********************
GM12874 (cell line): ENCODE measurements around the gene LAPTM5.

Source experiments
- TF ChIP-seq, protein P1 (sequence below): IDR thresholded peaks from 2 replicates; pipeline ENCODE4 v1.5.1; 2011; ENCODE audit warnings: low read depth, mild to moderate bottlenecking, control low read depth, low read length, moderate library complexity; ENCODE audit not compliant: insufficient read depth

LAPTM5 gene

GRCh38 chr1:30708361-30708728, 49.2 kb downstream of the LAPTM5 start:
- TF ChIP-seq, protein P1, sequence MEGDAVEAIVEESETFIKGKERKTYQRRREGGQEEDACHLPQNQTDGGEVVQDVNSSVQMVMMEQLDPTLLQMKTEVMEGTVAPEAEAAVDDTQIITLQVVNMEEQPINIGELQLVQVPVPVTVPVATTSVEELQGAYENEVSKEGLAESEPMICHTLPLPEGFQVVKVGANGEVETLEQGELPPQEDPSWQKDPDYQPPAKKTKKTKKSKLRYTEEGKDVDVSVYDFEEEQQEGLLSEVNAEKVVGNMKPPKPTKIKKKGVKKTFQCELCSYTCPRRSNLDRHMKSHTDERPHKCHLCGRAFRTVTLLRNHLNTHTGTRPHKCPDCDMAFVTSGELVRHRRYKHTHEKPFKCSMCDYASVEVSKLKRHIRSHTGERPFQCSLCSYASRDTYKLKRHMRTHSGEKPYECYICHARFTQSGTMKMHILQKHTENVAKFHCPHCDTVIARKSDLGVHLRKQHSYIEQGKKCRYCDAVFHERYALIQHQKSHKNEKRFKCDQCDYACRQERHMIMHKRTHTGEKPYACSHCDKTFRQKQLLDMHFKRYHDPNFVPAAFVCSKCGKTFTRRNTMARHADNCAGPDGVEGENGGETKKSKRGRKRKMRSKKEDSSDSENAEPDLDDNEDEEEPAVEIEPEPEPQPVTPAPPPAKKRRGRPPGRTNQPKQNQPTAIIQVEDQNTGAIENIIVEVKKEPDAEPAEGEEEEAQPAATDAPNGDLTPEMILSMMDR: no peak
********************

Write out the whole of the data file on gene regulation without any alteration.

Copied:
GM12874 (cell line): ENCODE measurements around the gene LAPTM5.

Source experiments
- TF ChIP-seq, protein P1 (sequence below): IDR thresholded peaks from 2 replicates; pipeline ENCODE4 v1.5.1; 2011; ENCODE audit warnings: low read depth, mild to moderate bottlenecking, control low read depth, low read length, moderate library complexity; ENCODE audit not compliant: insufficient read depth

LAPTM5 gene

GRCh38 chr1:30708361-30708728, 49.2 kb downstream of the LAPTM5 start:
- TF ChIP-seq, protein P1, sequence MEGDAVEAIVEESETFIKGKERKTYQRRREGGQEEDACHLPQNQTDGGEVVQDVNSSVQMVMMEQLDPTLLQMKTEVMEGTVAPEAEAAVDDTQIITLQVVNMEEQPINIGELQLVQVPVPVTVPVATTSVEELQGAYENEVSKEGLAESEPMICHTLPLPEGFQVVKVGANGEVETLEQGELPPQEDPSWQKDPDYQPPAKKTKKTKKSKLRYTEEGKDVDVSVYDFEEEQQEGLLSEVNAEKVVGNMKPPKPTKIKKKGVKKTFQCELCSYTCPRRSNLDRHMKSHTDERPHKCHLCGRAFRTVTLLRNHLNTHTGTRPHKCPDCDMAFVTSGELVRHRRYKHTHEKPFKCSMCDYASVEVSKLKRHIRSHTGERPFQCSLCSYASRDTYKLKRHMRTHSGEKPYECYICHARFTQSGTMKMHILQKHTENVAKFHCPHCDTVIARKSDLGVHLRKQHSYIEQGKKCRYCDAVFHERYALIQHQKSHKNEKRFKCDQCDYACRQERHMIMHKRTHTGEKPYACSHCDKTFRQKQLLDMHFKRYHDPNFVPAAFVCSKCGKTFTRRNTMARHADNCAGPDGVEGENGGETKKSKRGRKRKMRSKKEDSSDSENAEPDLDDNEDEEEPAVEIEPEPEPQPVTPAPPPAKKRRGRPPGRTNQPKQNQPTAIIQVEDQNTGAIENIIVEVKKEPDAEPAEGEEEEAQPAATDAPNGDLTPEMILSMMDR: no peak